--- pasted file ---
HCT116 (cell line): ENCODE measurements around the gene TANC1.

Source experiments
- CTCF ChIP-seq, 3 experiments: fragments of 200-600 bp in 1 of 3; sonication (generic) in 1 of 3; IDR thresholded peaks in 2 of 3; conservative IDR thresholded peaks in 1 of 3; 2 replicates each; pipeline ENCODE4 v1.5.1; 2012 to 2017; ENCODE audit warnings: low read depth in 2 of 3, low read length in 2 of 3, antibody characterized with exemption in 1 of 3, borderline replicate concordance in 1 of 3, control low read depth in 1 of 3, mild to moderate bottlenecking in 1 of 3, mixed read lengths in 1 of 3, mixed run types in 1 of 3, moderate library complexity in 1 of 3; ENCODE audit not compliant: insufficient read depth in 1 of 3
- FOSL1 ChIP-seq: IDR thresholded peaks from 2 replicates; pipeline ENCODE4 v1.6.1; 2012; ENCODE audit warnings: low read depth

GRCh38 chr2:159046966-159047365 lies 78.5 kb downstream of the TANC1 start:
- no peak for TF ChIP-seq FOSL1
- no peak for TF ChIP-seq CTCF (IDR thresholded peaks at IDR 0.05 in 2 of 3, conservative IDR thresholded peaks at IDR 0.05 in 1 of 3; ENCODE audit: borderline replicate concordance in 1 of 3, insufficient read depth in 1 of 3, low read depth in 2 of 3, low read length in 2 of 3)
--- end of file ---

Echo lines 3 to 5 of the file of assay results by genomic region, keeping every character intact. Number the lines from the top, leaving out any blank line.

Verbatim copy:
- CTCF ChIP-seq, 3 experiments: fragments of 200-600 bp in 1 of 3; sonication (generic) in 1 of 3; IDR thresholded peaks in 2 of 3; conservative IDR thresholded peaks in 1 of 3; 2 replicates each; pipeline ENCODE4 v1.5.1; 2012 to 2017; ENCODE audit warnings: low read depth in 2 of 3, low read length in 2 of 3, antibody characterized with exemption in 1 of 3, borderline replicate concordance in 1 of 3, control low read depth in 1 of 3, mild to moderate bottlenecking in 1 of 3, mixed read lengths in 1 of 3, mixed run types in 1 of 3, moderate library complexity in 1 of 3; ENCODE audit not compliant: insufficient read depth in 1 of 3
- FOSL1 ChIP-seq: IDR thresholded peaks from 2 replicates; pipeline ENCODE4 v1.6.1; 2012; ENCODE audit warnings: low read depth

GRCh38 chr2:159046966-159047365 lies 78.5 kb downstream of the TANC1 start: